WHY DO TEETH CRACK
Teeth fracture for a few very simple reasons: forces over time and weakness from previous dental treatment. When a tooth needs a filling, the stresses of the restorative procedure may weaken a tooth. Then, like anything else that is used over and over again, the teeth simply start to wear down from daily use. This can lead to hairline fractures in the tooth, cracks that can develop over time. For these reasons, having a compromised tooth is not an unusual occurrence. In addition to fillings, other risk factors for cracked teeth include trauma caused by clenching and grinding. This is a very common condition that your prosthodontists can diagnose and provide solutions to alleviate.
What can happen to an untreated cracked tooth?
Untreated teeth can deteriorate significantly over time, and the results may become painful. Some cracks will lead to a tooth fragment breaking or to even worse outcomes, such as when a crack extends to the nerve, causing discomfort. While a fractured tooth is not an immediate emergency any cracked tooth left untreated will eventually lead to a more severe problem and quite possibly a dental emergency.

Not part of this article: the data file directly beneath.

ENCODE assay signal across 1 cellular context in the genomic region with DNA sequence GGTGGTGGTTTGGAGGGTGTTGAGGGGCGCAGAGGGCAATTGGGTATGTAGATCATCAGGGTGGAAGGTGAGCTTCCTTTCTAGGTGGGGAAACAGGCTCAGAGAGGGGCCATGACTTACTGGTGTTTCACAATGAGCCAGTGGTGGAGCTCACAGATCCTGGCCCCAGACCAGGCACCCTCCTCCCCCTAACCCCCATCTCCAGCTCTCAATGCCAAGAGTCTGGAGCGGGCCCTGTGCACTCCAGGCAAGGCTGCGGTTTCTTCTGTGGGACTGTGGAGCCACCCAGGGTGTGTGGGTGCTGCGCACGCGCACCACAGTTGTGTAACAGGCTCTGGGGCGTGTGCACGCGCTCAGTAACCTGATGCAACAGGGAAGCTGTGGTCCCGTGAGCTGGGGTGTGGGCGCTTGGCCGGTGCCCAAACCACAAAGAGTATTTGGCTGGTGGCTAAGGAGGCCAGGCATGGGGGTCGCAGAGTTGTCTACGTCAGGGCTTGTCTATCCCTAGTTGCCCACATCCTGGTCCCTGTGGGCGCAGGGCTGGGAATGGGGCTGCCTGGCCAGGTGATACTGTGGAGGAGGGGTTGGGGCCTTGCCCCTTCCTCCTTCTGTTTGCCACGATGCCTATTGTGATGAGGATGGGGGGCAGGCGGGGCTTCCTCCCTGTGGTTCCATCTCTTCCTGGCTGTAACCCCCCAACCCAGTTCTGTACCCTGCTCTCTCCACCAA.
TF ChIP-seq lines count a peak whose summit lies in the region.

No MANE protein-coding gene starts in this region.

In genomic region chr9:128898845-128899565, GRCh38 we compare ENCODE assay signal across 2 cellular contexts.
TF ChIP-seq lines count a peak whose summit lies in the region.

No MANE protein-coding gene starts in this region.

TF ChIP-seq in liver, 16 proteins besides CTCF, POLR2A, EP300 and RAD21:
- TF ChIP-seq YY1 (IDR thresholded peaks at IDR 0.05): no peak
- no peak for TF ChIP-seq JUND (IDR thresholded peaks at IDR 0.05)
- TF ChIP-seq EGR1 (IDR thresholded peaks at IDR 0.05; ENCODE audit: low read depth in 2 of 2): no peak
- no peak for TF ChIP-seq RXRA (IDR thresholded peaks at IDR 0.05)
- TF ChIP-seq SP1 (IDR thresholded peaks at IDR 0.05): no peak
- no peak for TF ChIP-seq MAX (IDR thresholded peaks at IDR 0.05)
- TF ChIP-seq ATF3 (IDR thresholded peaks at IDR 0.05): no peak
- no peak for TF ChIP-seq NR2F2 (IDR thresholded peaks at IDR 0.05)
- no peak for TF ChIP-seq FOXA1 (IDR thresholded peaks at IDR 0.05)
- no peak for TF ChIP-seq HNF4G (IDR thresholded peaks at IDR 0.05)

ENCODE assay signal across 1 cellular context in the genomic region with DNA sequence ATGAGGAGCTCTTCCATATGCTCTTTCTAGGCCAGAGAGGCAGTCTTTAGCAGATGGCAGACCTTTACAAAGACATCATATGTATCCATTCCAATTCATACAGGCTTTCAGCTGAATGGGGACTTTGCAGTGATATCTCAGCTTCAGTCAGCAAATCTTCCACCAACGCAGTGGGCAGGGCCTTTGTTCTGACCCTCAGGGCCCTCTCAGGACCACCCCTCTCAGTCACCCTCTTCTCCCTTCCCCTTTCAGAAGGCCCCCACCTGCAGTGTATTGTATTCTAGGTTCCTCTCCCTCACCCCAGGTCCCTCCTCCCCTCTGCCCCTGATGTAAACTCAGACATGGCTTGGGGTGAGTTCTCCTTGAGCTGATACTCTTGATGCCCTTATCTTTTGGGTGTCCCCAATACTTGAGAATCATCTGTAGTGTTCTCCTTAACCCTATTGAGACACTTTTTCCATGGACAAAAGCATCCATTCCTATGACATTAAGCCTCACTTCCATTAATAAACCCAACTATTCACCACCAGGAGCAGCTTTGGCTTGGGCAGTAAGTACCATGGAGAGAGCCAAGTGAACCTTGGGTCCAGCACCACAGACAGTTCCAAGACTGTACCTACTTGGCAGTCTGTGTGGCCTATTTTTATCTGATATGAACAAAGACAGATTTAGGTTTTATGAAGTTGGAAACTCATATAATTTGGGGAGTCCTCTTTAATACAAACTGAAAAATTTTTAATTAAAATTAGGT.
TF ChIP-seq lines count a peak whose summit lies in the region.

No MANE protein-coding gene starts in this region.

Luckily, a cracked tooth, if it is caught early, can be treated with a relatively simple, one-visit porcelain filling (inlay or onlay). Multiple, larger fissures or a missing tooth structure will require a porcelain cap or crown.
Before Porcelain Overlay
After Porcelain Overlay